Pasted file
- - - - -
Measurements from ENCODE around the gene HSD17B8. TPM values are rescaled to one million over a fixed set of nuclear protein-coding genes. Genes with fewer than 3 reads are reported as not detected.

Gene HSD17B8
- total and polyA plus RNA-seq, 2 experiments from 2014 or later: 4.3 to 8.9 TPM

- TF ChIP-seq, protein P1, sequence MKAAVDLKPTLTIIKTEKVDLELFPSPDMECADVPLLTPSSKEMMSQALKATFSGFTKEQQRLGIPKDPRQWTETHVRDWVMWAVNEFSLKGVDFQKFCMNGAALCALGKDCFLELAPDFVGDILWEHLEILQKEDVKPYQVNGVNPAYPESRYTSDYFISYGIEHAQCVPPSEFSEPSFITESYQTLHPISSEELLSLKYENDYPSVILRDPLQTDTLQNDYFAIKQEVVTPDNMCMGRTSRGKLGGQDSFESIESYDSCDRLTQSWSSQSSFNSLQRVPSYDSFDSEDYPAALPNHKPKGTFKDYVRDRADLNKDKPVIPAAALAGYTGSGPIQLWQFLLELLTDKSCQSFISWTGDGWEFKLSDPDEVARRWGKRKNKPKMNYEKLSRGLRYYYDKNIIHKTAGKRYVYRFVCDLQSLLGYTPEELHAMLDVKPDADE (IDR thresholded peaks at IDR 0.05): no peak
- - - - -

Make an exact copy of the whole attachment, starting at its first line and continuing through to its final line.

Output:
Measurements from ENCODE around the gene HSD17B8. TPM values are rescaled to one million over a fixed set of nuclear protein-coding genes. Genes with fewer than 3 reads are reported as not detected.

Gene HSD17B8
- total and polyA plus RNA-seq, 2 experiments from 2014 or later: 4.3 to 8.9 TPM

- TF ChIP-seq, protein P1, sequence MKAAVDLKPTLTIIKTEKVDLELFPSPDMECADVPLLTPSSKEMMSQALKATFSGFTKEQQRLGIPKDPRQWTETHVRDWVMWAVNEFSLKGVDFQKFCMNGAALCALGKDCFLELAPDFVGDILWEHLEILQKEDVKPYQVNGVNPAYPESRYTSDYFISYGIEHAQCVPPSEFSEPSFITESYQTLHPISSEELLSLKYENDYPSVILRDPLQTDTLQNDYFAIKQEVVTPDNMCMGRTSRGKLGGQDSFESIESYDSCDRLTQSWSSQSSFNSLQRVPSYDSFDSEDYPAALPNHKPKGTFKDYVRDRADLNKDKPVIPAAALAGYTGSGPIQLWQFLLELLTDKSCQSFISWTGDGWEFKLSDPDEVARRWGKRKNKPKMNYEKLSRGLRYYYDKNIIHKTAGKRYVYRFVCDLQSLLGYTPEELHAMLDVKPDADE (IDR thresholded peaks at IDR 0.05): no peak